Pastors in the American territory of Guam have spoken out about North Korea's threat of a missile strike, and said that while local residents have not fallen into a panic, they're praying for peace and for "wiser and calmer minds."
"I am worried because it is nuclear warfare we are talking about and because of the temperament of the leaders who are at the forefront," Fr. Danilo C. Bien, who leads Santa Barbara Catholic Church in the Archdiocese of Agana, told The Christian Post in an email on Thursday.
"I hope and pray that wiser and calmer minds will prevail. I hope and pray that our leaders will realize that their decisions affect the welfare of millions of people, if not the whole world," he added.
The government of Kim Jong Un had warned earlier this month that it was planning on launching intermediate ballistic missiles near Guam, in response to heavy economic sanctions against North Korea.
U.S. President Donald Trump, meanwhile, warned of "fire and fury" and said that U.S. military solutions are "locked and loaded," should North Korea carry out its threats.
The rhetoric between Kim and Trump went back and fourth, until North Korean state news agency KCNA suggested earlier this week that missile plans targeting Guam would be held off.
On Wednesday, Trump praised the development, tweeting that "Kim Jong Un of North Korea made a very wise and well reasoned decision. The alternative would have been both catastrophic and unacceptable!"
Still, Gen. Joseph Dunford, chairman of the U.S. Joint Chiefs of Staff, has warned that a military conflict between America and North Korea remains an option, albeit a "horrific" one.
"What is unimaginable is allowing [Kim Jong Un] to develop ballistic missiles with a nuclear warhead that can threaten the United States and continue to threaten the region," Dunford said, according to BBC News on Thursday.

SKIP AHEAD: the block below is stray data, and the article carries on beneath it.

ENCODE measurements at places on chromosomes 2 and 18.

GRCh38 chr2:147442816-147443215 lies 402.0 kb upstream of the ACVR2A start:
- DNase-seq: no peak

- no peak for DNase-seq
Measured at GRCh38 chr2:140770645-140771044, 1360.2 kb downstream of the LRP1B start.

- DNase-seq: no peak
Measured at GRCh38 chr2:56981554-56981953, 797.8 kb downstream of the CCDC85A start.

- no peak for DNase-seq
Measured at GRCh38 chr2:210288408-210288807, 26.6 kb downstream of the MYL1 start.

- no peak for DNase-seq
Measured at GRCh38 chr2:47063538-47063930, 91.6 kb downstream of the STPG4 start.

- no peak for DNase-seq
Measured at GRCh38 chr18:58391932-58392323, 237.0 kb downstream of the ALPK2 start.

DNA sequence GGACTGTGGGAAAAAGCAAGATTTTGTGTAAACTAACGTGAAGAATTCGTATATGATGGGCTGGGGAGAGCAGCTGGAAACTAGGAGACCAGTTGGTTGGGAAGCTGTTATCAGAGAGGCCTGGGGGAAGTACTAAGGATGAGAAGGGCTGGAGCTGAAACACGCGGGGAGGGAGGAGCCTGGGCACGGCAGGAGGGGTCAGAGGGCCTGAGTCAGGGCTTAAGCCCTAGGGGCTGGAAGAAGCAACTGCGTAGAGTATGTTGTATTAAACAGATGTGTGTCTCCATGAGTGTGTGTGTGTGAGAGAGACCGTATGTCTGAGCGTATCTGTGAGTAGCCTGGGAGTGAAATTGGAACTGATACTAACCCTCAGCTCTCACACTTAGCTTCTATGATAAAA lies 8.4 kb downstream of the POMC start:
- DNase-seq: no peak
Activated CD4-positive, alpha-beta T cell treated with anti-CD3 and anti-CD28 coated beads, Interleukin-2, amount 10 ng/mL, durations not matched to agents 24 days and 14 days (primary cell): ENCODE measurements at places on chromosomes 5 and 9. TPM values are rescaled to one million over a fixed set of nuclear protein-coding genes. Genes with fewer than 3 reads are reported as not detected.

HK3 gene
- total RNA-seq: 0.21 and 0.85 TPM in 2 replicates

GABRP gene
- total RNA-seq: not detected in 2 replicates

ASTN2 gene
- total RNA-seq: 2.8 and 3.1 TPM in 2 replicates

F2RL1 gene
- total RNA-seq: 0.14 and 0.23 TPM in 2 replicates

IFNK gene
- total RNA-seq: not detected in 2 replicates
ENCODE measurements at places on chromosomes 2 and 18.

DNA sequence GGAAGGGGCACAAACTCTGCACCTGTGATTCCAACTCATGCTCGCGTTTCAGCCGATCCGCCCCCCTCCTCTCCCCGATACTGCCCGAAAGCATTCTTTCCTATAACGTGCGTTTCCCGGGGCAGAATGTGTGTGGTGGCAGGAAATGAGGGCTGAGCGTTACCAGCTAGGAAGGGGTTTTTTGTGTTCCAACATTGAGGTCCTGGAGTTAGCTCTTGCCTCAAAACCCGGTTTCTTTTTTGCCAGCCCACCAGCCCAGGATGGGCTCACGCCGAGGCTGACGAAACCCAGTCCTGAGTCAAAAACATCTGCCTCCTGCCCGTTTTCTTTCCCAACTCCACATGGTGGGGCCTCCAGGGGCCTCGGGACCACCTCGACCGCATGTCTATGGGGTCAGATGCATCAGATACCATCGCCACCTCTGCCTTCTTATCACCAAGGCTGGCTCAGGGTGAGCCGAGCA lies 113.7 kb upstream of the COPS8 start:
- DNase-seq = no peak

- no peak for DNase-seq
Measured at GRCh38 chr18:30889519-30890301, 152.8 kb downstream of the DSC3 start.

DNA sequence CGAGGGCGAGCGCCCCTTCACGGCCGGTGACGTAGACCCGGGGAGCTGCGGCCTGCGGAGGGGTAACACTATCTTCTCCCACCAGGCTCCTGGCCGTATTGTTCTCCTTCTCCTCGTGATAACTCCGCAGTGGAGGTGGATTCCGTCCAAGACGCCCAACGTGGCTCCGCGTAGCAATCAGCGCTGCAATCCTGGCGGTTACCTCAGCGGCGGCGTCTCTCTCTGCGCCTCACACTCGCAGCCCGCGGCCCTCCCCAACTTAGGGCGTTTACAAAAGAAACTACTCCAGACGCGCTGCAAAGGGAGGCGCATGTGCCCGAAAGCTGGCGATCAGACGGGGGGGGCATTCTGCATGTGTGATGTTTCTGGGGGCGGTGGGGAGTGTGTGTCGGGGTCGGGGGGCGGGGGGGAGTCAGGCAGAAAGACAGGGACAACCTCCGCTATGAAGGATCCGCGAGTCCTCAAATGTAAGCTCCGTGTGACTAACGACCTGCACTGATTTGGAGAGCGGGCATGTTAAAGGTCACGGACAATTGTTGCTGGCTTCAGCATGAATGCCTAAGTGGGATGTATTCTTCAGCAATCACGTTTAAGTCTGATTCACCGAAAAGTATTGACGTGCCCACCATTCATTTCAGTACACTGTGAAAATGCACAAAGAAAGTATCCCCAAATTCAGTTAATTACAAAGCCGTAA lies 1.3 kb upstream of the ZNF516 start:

Others, such as James Mattis, the U.S. defense secretary, have said that the U.S. would know "within moments" if North Korea launched a missile against Guam, which is home to military bases and 160,000 people.
Bien told CP that North Korea's threat "caused reasonable anxiety and fear among the people, but not enough to create panic and great uneasiness."
Last week, the Guam Homeland Security/Office of Civil Defense issued emergency guidelines to residents, advising them on how to prepare for an imminent missile threat.
Bien noted that the guidelines "re-emphasized the seriousness of the situation which made many people do the necessary preparations, but otherwise, people went through the normal routine of daily life."
Pastor Pale' Mike Crisostomo of the Immaculate Heart of Mary Catholic Church told CP that despite the threats, the local people's mindset and daily activities remain unchanged.
He added that there is concern, but also "great faith" in God, along with the U.S. government and its military leaders.
"I have not witness[ed] a growing fear or panic amongst the local community. Many people would like to see the two countries involved to seek dialogue and diplomatic means rather than throw threats to each other involving innocent lives, like the people of Guam," Crisostomo added.
"Other than increase in global attention, the daily life of the people continue to be about raising family, going to work and attending school. This is not to say our people will not prepare or be vigilant. Our people have experienced war, natural disasters and other political storms...WE are resilient and we will survive."
Crisostomo pointed out that the Archbishop of Guam has initiated a call to prayer for the island community, with all Catholic churches, which the majority of the population belongs to, praying for the leaders of America and North Korea.
"Various faith groups have united in prayer on the island to express a united effort to bring about peace and prayer for an end to violence," he said.
He also shared several biblical passages for inspiration, including Philippians 4:6-7, which reads:
"Be anxious for nothing, but in everything by prayer and supplication, with thanksgiving, let your requests be made known to God; and the peace of God, which surpasses all understanding, will guard your hearts and minds through Christ Jesus."
Bien affirmed that the people of Guam "naturally turn to God and to our Blessed Mother at times like this."
"In fact, I believe, most Guamanians prepared for the attack more by praying than following the guidelines issued by OCD," he added, and referred to his own favorite passage, from the Book of Psalms 18:2:
"The LORD is my rock, my fortress and my deliverer; my God is my rock, in whom I take refuge, my shield and the horn of my salvation, my stronghold."